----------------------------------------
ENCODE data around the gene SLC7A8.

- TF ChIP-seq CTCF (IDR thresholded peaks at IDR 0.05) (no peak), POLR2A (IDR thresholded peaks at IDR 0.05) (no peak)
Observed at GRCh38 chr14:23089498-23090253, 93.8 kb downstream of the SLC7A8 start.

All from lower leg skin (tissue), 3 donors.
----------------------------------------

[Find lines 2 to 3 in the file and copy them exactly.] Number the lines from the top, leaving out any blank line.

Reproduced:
- TF ChIP-seq CTCF (IDR thresholded peaks at IDR 0.05) (no peak), POLR2A (IDR thresholded peaks at IDR 0.05) (no peak)
Observed at GRCh38 chr14:23089498-23090253, 93.8 kb downstream of the SLC7A8 start.